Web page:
In a decision that could have wide-ranging implications for pari-mutuel facilities throughout the state, an administrative law judge ruled Monday that the way “designated-player” card games are being operated by a Jacksonville poker room violates the state’s ban on so-called banked card games.
Monday’s ruling that the popular card games are being played illegally comes more than four years after Florida gambling regulators first signed off on the games, which have eclipsed other card games like Texas Hold ’Em in popularity among patrons.
But it wasn’t until last year, as state officials and the Seminole Tribe reached a proposed agreement on a gambling deal, that regulators tried to shut down the games.
The controversy involves what are known as “designated-player” card games, also called “player-banked” card games, which include a hybrid of three-card poker and resemble casino-style card games but are played among gamblers instead of against the house. Pari-mutuel operators — who are banned by law from offering “banked” card games, such as blackjack, in which players bet against the house instead of against each other — contend the games are legal.
But, in a case involving Jacksonville Kennel Club that was viewed by both sides as a legal test of the issue, Administrative Law Judge Suzanne Van Wyk ruled Monday that the way the card games are being played “did indeed violate” state law.
“Given the strict statutory prohibition against gambling, the intricate regulatory scheme imposed, and the narrow carve out for cardrooms, the games cannot be allowed to continue to operate in the current manner,” Van Wyk wrote in a 54-page order. “The basic [tenet] of the cardroom statute is that authorized games are not casino gaming because the participants ‘play against each other.’ As currently operated, the designated player is a player in name only. The existing operation of the games does no more than establish a bank against which participants play.”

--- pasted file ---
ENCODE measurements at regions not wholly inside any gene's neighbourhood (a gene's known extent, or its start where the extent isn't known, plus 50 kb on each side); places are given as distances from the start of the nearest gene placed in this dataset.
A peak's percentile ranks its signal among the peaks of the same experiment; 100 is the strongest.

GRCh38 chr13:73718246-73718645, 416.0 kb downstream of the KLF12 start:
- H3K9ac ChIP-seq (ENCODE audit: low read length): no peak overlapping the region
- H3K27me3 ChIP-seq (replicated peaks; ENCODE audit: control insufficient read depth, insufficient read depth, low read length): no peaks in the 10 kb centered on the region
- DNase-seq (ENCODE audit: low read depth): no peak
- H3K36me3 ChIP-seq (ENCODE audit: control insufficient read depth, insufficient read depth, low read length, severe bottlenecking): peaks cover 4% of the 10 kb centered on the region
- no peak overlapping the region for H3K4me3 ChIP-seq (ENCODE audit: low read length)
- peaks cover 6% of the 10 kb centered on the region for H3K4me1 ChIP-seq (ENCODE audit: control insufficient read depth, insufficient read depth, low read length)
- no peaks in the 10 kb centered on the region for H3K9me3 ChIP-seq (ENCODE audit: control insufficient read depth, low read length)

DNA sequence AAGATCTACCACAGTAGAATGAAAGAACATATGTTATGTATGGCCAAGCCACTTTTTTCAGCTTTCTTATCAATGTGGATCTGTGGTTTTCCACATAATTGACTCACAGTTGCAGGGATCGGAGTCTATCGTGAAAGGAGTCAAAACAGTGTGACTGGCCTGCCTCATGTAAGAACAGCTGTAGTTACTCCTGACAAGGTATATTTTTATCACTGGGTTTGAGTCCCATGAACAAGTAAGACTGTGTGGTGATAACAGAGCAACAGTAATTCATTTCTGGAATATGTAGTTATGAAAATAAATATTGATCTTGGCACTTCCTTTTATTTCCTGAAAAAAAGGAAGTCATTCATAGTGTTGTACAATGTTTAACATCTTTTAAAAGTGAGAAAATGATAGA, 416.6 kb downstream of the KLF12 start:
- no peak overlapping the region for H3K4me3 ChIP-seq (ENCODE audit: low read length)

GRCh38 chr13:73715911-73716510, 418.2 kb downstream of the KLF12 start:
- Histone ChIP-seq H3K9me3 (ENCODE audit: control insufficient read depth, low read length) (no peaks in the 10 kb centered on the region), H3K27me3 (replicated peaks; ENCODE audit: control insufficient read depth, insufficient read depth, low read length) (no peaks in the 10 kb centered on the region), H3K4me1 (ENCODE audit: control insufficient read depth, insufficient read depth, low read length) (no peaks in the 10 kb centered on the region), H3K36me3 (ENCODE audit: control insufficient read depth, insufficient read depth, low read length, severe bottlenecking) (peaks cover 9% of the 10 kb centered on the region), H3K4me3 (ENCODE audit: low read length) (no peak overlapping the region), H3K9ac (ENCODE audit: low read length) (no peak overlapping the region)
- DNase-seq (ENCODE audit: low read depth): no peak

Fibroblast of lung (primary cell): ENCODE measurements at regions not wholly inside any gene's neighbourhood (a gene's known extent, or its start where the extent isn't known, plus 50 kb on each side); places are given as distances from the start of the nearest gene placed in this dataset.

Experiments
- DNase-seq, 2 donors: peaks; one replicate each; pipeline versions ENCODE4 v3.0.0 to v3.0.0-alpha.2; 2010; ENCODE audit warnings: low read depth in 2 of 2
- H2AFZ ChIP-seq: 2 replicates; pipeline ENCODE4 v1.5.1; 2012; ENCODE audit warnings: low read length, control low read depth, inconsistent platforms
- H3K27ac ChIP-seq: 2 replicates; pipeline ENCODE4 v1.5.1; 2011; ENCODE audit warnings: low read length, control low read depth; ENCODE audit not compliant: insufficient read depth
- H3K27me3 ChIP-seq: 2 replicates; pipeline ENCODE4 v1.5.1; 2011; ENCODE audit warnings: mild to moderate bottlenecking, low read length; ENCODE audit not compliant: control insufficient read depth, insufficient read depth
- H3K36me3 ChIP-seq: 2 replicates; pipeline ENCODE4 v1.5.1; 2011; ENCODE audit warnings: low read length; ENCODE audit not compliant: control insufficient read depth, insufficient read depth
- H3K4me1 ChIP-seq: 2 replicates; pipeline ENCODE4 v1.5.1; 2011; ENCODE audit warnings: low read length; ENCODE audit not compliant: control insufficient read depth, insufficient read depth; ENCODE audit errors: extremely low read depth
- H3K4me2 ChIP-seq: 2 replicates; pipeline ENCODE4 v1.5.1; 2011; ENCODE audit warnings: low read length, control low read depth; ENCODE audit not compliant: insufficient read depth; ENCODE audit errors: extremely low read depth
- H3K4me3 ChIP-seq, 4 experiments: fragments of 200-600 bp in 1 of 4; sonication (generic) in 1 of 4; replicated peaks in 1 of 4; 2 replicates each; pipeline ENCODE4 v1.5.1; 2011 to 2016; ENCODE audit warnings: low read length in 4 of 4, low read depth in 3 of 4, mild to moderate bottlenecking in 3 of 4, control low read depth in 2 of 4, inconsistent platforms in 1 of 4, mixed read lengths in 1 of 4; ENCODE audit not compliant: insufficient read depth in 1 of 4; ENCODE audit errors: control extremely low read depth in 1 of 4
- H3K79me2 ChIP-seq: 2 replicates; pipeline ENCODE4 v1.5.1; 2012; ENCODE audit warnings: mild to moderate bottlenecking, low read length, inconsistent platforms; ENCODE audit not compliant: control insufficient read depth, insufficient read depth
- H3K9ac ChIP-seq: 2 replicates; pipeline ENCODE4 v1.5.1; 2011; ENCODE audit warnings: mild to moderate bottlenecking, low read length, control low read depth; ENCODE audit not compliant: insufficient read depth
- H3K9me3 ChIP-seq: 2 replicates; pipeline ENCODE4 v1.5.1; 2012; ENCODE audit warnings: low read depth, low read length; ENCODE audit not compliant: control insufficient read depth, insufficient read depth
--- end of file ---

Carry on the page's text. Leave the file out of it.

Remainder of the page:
Lawyer John Lockwood, who represents the Jacksonville facility and other operators, said in a telephone interview Monday that he was reviewing Van Wyk’s order. An appeal is expected.
Van Wyk levied a $4,500 fine against the Jacksonville facility, also known as bestbet Jacksonville, for nine counts of violating state gambling regulations involving the games. She dismissed other charges related to allegations that employees of a third-party company involved in the designated-player games were “working” in the Jacksonville cardroom without authorization.
Regulators in January filed complaints against more than two-dozen cardroom operators regarding the games, which bring in about $1 million a month at the Jacksonville pari-mutuel.
At the Jacksonville facility, designated players who work for third-party companies have sat in front of trays of chips without actually playing the games. Dealers, who work for the cardroom, have doled out the chips to the other players at the table. Lawyers for the state argued that the Jacksonville facility essentially established a “bank,” even if it did not directly operate it.
“If a mannequin was sitting in the designated player’s seat, or you just put a Coke can there, the games would play no differently than if a living, breathing, human being was sitting there. They’d play the exact same way. Literally, all the designated player does is sit next to the chips,” Department of Business and Professional Regulation lawyer William Hall said during a hearing in the case on June 1.”Can that person legitimately be called a player?”
The Jacksonville cardroom tried to show that the games observed by inspectors, which led to the complaints, were no different than those approved by gambling regulators just months earlier. Regulators had also signed off on identical games at another pari-mutuel years before, as demonstrated by videotapes of the card games shown during a hearing in June.
Hall argued that, while the games themselves are legal, the manner in which they were being conducted was not, even if they had been operated in the same way for years.
“If the petitioner [the department] allowed something that should not have been allowed, shame on us,” Hall said during closing arguments in June. “But ... are these games legal, or are they not?”
Lockwood had argued that, because the state had approved them before Jacksonville started offering the card games in September, regulators could not change their position after the facility launched the games.
But, siding with the state, Van Wyk found that the Jacksonville cardroom failed to prove that the games as played were ever authorized, according to the judge.
At the most, Van Wyk wrote, lawyers for the Jacksonville cardroom showed that gambling regulators “were negligent in failing to stop the games as soon as it became apparent that Jacksonville was operating the games in a banking manner.”
Lockwood also had accused regulators of abruptly changing their view of the games after Gov. Rick Scott and the Seminole Tribe signed a proposed $3 billion gambling deal in December. The deal was never approved by the Legislature and never went into effect. The designated-player games are also an issue in a lawsuit between the tribe and the state over banked card games. A five-year deal giving the tribe exclusive rights to operate banked games expired last summer, prompting the lawsuit.
Van Wyk did not address the issue involving the Seminoles in Monday’s order.